LONDON, March 23 (Reuters) – Russia will seek payment in roubles for gas sales from “unfriendly” countries, President Vladimir Putin said on Wednesday, sending European gas prices soaring on concerns the move would exacerbate the region’s energy crunch.

European countries’ dependence on Russian gas to heat their homes and power their economies has been thrown into the spotlight since Moscow sent troops into Ukraine on Feb. 24 and the subsequent imposition of Western sanctions aimed at isolating Russia economically.

With the financial noose tightening and the European Union split on whether to sanction Russia’s energy sector, Putin hit back with a clear message: If you want our gas, buy our currency.

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“Russia will continue, of course, to supply natural gas in accordance with volumes and prices … fixed in previously concluded contracts,” Putin said at a televised meeting with top government ministers.

“The changes will only affect the currency of payment, which will be changed to Russian roubles,” he said.

Russian gas accounts for some 40% of Europe’s total consumption and EU gas imports from Russia have fluctuated between 200 million to 800 million euros ($880 million) a day so far this year. The possibility that a change of currency could throw that trade into disarray sent some European wholesale gas prices up to 30% higher on Wednesday. British and Dutch wholesale gas prices had jumped by Wednesday’s close.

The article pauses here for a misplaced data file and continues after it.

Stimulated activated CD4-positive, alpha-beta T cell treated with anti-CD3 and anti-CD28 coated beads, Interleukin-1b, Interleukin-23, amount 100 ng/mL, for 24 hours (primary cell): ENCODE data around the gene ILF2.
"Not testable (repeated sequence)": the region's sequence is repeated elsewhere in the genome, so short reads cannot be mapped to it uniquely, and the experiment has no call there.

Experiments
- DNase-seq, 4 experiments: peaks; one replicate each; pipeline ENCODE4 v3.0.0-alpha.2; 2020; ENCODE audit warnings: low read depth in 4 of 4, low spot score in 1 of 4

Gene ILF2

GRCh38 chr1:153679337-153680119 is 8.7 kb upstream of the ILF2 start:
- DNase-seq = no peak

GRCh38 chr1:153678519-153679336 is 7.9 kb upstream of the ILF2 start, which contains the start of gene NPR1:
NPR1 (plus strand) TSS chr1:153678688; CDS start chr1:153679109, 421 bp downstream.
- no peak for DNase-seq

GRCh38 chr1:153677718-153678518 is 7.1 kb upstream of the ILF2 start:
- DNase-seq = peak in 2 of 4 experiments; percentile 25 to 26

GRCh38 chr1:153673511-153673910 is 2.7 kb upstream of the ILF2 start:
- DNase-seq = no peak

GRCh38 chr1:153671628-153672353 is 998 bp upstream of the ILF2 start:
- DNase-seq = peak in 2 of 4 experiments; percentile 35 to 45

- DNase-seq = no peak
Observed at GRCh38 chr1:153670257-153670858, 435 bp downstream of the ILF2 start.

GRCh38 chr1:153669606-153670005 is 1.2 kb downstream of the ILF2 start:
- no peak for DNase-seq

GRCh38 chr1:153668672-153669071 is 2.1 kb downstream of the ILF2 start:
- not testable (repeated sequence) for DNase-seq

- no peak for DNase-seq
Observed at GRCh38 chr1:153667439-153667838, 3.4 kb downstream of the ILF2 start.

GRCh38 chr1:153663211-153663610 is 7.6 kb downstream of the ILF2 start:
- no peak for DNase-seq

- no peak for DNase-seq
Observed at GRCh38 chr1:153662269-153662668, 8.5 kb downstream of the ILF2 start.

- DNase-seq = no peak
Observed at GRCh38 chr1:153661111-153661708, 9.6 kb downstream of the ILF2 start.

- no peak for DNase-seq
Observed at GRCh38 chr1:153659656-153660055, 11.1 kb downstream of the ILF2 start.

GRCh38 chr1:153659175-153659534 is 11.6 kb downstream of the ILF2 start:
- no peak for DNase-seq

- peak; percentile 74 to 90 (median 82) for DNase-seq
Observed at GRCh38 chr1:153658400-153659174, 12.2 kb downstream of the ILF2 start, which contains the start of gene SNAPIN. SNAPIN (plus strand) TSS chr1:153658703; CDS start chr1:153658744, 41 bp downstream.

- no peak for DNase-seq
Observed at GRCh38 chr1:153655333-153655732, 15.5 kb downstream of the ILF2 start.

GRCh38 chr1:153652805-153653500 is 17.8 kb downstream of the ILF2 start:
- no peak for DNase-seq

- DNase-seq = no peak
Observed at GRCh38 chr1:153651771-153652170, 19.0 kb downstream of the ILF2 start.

The Russian rouble briefly leapt to a three-week high past 95 against the dollar and, despite paring some gains, stayed well below 100 after the shock announcement. The currency is down around 20% since Feb. 24.

“At face value this appears to be an attempt to prop up the Ruble by compelling gas buyers to buy the previously free-falling currency in order to pay,” said Vinicius Romano, senior analyst at consultancy Rystad Energy.

Putin said the government and central bank had one week to come up with a solution on how to move these operations into the Russian currency and that gas giant Gazprom (GAZP.MM) would be ordered to make the corresponding changes to gas contracts.

With major banks reluctant to trade in Russian assets, some Russian gas buyers in the European Union were not immediately able to clarify how they might pay for gas going forward.

Several firms, including oil and gas majors Eni, Shell and BP, RWE and Uniper – Germany’s biggest importer of Russian gas – declined to comment.

In gas markets on Wednesday, eastbound gas flows via the Yamal-Europe pipeline from Germany to Poland declined sharply, data from the Gascade pipeline operator showed.

Moscow calls its actions in Ukraine a “special military operation” to disarm and “denazify” its neighbour. Ukraine and Western allies call this a baseless pretext that has raised fears of wider conflict in Europe.

A BREACH OF RULES?

According to Gazprom, 58% of its sales of natural gas to Europe and other countries as of Jan. 27 were settled in euros. U.S. dollars accounted for about 39% of gross sales and sterling around 3%.

The European Commission has said it plans to cut EU dependency on Russian gas by two-thirds this year and end its reliance on Russian supplies of the fuel “well before 2030.”